What about British citizens in the EU?
Whereas the European Commission's position is that there should be a reciprocal continuation of existing rights, the UK's position sets out a complex set of different rules depending on when an EU national arrived in the UK. All it says about UK nationals abroad is that it expects that the EU will offer reciprocal treatment for UK nationals resident in its member states. British expatriate groups are understandably upset that the UK government is arguing that they should have less rights than advocated by the European Commission.
Lack of clarity as to what EU nationals in the UK should do now
It is difficult for EU nationals to know what they should do in the short term, given the lack of certainty as to what their position will ultimately be. The Government's position paper says that it hopes to introduce a voluntary scheme in 2018 to enable EU nationals to obtain settled status before the UK's departure. The Government has also said that applicants for settled status will not have to satisfy the existing requirement for students and self-sufficient persons that they should have previously held comprehensive sickness insurance cover in order to be considered continuously resident, so it may be easier for some people to obtain the new settled status permits than it is to obtain current EU permanent residence documentation.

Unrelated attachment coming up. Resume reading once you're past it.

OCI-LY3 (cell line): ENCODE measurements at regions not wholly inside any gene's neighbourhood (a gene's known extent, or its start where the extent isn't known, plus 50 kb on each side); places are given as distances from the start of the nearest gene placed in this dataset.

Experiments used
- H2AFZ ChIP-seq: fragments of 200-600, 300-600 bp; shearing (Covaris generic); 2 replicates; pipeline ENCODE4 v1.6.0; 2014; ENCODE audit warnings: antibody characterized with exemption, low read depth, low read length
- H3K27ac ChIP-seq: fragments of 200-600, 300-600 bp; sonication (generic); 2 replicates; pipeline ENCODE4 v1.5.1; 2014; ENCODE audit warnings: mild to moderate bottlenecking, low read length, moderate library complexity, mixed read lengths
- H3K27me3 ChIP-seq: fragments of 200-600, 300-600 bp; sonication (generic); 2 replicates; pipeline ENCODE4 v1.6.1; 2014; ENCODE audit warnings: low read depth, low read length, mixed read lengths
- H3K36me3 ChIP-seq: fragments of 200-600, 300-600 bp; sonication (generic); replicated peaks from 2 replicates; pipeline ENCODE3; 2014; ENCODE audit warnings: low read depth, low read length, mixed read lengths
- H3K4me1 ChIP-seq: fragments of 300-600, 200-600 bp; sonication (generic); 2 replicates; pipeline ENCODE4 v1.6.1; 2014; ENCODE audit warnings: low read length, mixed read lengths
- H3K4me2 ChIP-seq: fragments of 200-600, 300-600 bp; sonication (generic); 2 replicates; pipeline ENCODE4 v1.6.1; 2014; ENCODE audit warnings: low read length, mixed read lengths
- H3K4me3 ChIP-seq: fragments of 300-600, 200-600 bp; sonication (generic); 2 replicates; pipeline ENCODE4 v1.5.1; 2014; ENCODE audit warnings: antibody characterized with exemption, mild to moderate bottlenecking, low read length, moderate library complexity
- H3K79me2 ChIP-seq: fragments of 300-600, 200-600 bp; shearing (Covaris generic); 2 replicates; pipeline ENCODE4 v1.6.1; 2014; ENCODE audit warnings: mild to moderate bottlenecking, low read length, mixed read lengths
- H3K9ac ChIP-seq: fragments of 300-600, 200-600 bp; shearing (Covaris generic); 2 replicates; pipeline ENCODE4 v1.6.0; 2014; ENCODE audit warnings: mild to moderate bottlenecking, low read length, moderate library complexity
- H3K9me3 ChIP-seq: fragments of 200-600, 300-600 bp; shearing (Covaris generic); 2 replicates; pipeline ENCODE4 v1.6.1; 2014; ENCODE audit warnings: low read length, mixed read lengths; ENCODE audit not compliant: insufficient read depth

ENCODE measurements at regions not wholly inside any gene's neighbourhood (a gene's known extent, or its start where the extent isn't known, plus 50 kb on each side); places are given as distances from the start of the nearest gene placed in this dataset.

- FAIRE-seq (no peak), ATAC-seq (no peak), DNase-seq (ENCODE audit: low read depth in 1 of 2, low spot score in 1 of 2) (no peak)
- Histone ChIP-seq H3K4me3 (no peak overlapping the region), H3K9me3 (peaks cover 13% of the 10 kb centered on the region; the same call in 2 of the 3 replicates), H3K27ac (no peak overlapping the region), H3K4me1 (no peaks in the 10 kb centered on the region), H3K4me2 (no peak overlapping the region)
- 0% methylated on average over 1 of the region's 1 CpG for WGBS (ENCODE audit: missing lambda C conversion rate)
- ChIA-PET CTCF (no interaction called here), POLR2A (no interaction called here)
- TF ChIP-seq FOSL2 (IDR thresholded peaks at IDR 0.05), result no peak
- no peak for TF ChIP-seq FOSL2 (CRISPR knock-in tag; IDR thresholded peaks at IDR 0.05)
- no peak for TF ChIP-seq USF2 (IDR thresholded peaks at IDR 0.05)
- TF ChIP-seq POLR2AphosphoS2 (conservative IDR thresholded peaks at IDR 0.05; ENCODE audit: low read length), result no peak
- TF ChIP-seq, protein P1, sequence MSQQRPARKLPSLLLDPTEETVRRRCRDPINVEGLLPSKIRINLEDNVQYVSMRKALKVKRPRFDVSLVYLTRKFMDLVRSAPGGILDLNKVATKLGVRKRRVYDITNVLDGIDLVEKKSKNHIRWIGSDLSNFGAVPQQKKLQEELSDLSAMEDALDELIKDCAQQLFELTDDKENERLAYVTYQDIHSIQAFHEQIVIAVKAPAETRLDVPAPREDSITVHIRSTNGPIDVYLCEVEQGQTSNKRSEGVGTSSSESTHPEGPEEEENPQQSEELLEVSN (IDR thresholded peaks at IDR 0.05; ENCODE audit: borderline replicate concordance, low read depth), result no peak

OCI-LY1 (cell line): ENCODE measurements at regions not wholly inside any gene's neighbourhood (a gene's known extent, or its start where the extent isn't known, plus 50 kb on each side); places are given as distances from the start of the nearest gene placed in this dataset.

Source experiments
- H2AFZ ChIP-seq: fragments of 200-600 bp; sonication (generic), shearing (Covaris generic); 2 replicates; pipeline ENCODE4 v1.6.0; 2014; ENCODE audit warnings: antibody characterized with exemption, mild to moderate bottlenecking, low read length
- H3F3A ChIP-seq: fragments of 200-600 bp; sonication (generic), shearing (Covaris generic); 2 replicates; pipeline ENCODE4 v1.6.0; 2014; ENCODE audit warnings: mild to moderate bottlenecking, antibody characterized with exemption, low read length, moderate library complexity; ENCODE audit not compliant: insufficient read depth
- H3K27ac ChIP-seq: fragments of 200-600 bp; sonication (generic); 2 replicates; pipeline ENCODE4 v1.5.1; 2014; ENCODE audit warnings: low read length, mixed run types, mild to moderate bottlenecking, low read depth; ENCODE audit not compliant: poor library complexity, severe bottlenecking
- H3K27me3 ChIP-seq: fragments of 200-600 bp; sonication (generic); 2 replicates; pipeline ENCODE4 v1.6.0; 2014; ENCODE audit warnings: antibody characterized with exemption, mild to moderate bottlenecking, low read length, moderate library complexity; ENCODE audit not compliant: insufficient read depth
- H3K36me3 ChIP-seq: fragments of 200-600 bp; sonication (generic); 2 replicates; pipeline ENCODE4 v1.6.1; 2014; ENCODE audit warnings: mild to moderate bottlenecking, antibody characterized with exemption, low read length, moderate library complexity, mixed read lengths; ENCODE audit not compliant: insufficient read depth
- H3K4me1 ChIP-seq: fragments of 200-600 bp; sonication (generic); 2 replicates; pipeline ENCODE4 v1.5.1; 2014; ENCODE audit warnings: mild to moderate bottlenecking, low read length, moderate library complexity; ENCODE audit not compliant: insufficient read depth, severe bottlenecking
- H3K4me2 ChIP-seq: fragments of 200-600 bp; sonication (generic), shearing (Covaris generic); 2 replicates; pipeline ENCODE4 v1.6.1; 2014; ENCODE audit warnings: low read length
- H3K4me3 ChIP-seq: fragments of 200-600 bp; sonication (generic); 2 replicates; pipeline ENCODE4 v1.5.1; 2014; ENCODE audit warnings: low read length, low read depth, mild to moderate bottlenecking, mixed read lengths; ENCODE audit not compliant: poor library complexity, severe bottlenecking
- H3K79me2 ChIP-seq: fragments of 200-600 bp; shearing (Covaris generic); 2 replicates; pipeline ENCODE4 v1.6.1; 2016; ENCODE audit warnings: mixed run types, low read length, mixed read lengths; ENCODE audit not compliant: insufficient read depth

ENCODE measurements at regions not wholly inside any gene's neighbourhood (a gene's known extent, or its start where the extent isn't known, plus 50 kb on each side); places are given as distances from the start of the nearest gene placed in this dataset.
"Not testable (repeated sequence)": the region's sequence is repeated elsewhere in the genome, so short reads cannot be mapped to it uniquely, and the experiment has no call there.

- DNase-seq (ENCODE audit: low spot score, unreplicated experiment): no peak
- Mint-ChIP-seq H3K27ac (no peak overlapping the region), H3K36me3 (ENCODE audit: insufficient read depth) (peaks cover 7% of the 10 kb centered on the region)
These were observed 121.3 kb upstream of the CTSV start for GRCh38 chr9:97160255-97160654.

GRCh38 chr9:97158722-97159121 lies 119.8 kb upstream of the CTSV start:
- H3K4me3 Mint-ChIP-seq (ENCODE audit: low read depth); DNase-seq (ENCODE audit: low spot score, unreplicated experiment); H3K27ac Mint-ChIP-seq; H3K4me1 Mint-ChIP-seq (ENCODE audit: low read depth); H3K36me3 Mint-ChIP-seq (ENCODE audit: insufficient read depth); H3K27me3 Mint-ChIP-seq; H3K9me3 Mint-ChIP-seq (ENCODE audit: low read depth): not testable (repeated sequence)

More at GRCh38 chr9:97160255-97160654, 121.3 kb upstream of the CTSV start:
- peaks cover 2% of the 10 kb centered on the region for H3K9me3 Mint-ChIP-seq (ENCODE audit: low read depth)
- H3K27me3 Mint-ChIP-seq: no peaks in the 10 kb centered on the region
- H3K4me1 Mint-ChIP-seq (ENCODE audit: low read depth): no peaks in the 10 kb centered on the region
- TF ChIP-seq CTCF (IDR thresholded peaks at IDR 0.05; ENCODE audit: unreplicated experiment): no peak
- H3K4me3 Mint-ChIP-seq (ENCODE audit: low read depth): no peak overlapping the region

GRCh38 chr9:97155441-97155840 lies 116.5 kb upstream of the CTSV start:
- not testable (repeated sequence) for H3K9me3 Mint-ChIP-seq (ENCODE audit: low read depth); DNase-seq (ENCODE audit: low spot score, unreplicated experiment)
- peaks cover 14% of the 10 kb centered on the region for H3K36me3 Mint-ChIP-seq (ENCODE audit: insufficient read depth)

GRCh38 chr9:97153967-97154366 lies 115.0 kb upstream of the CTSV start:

Given that the Government does not intend to recognise residence permits and registration certificates after Brexit, anyone obtaining such documents will still be required to obtain a new UK residence document afterwards. In those circumstances, some EEA nationals may decide to wait and see before applying for any residence documentation.
However, it remains the case that the position paper simply contains the Government's opening position for the negotiations. It may be that it will make significant concessions during the course of those negotiations. It may be that it will agree to accept EU residence documentation after withdrawal – after all, there seems to be no good reason why people who have already satisfied the Home Office that they are entitled to a permanent residence card should then need to apply for a settled residence permit on exactly the same basis.